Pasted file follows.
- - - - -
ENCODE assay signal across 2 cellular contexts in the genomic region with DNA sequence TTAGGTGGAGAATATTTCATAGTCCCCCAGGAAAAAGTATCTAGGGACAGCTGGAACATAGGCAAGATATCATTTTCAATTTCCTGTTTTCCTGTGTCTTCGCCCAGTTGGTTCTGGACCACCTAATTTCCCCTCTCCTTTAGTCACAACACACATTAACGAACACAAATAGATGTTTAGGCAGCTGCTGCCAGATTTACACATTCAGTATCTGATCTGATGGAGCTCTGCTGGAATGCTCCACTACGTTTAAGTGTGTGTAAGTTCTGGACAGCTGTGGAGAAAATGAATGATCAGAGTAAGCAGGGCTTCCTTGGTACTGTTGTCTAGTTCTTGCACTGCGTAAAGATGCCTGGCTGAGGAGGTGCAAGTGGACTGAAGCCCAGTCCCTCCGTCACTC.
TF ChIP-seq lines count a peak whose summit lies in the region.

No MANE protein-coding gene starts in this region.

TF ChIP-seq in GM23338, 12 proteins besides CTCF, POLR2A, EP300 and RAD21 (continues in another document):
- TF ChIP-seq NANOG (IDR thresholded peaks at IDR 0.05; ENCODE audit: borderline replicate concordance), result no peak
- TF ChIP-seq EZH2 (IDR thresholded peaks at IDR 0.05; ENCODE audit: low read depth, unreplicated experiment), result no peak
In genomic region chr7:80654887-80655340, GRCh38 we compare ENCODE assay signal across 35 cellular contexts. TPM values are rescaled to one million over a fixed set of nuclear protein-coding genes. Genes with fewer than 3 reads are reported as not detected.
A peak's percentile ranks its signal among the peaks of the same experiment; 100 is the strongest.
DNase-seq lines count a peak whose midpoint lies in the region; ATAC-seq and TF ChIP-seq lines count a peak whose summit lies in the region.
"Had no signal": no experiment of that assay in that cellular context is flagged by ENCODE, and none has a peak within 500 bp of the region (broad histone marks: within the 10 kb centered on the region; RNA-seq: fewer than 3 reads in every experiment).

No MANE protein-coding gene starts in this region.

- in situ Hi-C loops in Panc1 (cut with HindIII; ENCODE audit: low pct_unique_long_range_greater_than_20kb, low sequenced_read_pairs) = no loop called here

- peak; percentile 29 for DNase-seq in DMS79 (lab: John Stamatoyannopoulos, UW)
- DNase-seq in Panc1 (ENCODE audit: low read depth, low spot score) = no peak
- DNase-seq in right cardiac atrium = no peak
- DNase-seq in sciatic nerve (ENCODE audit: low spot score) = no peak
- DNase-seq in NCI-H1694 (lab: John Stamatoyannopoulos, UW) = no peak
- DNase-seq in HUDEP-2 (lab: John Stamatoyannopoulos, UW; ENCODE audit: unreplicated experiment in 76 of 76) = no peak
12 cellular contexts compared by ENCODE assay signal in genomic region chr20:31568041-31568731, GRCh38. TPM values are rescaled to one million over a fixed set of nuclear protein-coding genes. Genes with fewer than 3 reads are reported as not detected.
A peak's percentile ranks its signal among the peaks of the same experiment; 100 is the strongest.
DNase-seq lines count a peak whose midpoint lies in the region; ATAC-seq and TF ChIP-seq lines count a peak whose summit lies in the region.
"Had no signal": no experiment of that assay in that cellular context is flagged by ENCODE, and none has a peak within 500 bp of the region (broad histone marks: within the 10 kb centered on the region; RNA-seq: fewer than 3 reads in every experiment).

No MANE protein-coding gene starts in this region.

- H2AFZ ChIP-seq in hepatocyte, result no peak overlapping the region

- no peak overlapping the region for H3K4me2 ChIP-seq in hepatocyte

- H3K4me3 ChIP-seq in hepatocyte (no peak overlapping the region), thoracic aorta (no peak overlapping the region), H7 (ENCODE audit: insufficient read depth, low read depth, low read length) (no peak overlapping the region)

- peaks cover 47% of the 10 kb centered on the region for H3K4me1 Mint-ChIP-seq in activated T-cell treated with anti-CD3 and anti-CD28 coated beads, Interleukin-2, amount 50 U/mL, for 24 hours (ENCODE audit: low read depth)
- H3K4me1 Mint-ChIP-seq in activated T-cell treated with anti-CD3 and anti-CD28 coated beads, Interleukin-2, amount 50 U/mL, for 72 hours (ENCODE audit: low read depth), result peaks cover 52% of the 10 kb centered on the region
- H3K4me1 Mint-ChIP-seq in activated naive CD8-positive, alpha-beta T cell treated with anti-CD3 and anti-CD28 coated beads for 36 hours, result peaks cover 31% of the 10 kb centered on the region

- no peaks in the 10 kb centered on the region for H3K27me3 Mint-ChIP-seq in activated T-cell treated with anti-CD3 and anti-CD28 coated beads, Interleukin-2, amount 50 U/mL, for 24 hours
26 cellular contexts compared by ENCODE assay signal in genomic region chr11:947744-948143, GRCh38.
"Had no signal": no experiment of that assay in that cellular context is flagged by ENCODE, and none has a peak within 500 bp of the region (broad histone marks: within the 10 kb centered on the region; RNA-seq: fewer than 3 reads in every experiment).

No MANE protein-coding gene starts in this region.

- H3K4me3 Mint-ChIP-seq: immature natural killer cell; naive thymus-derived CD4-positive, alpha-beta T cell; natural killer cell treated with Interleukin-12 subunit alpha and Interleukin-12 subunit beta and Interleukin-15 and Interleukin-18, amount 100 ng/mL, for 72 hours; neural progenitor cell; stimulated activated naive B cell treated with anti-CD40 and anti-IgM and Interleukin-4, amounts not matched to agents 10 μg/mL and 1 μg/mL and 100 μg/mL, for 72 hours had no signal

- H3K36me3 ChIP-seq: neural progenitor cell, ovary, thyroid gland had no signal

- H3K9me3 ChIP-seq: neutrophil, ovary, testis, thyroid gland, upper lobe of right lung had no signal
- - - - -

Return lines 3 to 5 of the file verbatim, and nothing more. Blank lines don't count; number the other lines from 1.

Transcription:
No MANE protein-coding gene starts in this region.

TF ChIP-seq in GM23338, 12 proteins besides CTCF, POLR2A, EP300 and RAD21 (continues in another document):
- TF ChIP-seq NANOG (IDR thresholded peaks at IDR 0.05; ENCODE audit: borderline replicate concordance), result no peak